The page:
Scale

1 to 2.5

Wingspan

173.25 inches

Length

98.5 inches

Weight ca.

39 lbs+

Power

Valach 120





Available:


Scale Pilot

Motor

Scale propeller

Its design was derived from the Aeronca C-2. Introduced in 1931, it featured room for a passenger seated next to the pilot. Powered by a new 36-horsepower (27-kilowatt) Aeronca E-113 engine, the seating configuration made flight training much easier and many Aeronca owners often took to the skies with only five hours of instruction—largely because of the C-3's predictable flying characteristics. Both the C-2 and C-3 are often described as “powered gliders” because of their gliding ability and gentle landing speeds—it was almost impossible to make a hard landing with an Aeronca because the pilot could easily see his wheels approach the runway.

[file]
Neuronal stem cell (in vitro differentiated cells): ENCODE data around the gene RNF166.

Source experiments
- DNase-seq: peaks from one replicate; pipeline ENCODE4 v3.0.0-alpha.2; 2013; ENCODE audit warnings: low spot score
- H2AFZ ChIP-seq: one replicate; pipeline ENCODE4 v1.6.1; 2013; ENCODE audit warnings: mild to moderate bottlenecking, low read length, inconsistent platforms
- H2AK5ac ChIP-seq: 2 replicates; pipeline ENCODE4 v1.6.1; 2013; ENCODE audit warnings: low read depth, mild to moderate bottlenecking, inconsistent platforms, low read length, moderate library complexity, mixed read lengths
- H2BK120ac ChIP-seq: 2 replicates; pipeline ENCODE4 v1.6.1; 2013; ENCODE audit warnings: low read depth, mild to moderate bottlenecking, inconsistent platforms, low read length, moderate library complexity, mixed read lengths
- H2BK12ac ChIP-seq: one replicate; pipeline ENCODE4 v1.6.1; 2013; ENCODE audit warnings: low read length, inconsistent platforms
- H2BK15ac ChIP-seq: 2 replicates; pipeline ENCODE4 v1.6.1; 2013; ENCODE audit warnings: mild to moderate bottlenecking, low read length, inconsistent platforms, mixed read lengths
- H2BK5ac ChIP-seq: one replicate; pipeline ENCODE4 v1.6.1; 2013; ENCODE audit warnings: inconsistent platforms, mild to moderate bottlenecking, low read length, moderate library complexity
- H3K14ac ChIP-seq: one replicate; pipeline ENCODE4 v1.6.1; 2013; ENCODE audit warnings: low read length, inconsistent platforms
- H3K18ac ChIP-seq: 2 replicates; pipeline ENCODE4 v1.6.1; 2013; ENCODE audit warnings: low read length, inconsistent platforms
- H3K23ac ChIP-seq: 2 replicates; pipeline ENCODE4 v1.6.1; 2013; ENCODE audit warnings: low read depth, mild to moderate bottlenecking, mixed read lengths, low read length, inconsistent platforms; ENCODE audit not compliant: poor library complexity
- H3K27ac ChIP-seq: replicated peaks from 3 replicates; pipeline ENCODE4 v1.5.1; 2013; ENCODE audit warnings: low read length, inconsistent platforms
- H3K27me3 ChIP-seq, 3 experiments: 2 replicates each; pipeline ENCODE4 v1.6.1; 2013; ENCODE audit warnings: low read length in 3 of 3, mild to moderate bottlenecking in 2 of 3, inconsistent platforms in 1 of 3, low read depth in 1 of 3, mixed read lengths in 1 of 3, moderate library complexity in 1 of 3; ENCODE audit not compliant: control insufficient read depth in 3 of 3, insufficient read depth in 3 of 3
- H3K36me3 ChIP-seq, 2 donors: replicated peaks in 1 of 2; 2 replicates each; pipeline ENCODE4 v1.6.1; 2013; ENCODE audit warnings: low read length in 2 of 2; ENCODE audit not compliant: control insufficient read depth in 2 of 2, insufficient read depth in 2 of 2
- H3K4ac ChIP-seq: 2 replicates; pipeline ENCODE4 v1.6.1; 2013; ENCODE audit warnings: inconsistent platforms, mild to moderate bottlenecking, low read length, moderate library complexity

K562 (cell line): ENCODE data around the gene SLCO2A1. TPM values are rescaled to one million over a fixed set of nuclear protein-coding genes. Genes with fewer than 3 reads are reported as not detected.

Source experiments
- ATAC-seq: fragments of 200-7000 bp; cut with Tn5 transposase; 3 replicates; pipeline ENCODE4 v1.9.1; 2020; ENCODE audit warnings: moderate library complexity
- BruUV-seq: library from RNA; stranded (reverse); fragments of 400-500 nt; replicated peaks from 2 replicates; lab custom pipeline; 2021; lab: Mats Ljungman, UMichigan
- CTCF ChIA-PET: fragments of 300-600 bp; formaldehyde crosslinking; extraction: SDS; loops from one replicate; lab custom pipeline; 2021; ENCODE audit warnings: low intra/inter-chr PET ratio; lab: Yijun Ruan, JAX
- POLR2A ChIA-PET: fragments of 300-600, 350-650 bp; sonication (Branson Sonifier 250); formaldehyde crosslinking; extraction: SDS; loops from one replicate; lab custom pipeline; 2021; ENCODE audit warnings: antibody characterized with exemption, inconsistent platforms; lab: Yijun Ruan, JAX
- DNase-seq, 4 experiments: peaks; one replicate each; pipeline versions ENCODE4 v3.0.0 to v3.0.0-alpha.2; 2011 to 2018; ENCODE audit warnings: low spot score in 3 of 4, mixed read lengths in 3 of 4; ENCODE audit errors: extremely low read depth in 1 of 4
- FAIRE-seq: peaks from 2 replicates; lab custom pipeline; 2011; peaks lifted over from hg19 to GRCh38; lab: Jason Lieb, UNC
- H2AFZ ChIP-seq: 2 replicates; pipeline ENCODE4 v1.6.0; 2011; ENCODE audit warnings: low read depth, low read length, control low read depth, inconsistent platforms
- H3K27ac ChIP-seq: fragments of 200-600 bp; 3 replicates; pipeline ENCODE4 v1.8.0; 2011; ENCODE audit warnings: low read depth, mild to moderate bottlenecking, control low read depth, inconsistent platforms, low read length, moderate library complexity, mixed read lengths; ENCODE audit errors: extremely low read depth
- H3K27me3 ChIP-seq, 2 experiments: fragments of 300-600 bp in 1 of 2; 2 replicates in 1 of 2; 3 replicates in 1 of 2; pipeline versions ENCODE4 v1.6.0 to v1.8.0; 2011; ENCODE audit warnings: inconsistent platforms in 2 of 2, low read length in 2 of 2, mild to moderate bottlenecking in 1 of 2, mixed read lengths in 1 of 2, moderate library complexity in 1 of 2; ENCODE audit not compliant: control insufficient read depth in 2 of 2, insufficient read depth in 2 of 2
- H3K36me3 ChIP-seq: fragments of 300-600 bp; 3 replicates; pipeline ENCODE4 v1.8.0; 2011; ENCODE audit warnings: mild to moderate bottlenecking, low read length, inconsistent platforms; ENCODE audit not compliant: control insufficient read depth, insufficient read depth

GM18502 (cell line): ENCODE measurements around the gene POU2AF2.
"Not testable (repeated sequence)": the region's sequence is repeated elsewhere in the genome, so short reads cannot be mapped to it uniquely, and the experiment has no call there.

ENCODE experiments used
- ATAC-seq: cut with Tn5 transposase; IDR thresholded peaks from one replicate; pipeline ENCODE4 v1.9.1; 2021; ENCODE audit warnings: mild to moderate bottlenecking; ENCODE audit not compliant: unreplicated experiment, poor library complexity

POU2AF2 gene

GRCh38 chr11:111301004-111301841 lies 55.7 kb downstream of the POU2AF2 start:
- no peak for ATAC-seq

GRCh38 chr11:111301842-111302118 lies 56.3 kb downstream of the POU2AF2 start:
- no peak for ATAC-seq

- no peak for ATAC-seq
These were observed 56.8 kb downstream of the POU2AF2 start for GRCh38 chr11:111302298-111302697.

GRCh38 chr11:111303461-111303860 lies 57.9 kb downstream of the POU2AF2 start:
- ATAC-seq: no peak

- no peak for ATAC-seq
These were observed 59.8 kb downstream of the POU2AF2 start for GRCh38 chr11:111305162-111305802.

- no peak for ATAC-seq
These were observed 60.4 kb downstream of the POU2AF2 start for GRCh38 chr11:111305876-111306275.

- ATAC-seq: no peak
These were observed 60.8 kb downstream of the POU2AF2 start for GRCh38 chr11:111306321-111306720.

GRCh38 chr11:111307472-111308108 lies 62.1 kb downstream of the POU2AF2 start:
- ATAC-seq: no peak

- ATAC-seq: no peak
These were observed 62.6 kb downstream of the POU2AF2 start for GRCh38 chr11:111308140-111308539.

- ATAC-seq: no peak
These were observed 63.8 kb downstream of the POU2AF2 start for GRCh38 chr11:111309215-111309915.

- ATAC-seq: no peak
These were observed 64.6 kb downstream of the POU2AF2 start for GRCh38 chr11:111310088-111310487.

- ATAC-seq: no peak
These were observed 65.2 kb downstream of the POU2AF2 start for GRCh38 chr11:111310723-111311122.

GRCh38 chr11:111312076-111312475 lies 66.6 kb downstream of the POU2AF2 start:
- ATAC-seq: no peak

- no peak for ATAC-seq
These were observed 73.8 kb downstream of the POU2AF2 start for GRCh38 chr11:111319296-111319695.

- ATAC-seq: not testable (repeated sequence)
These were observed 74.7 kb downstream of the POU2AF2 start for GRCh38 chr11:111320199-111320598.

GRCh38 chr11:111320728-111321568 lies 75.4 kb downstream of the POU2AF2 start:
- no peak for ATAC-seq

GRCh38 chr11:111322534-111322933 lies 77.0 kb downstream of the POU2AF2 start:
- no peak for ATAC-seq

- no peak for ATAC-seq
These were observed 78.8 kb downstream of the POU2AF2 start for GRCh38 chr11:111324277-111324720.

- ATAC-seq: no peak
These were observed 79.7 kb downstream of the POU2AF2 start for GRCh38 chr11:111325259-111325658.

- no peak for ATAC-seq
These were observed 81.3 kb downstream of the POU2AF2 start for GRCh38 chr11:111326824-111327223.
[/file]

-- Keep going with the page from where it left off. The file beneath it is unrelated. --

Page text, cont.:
Production of the C-3 was halted in 1937 when the aircraft no longer met new U.S. government standards for airworthiness. Many of the C-3's peculiarities—external wire braces, extensive fabric construction, single-ignition engine, and lack of an airspeed indicator—were no longer permitted. Fortunately for the legion of Aeronca owners, a “grandfather” clause in the federal regulations allowed their airplanes to continue flying, although they could no longer be manufactured.

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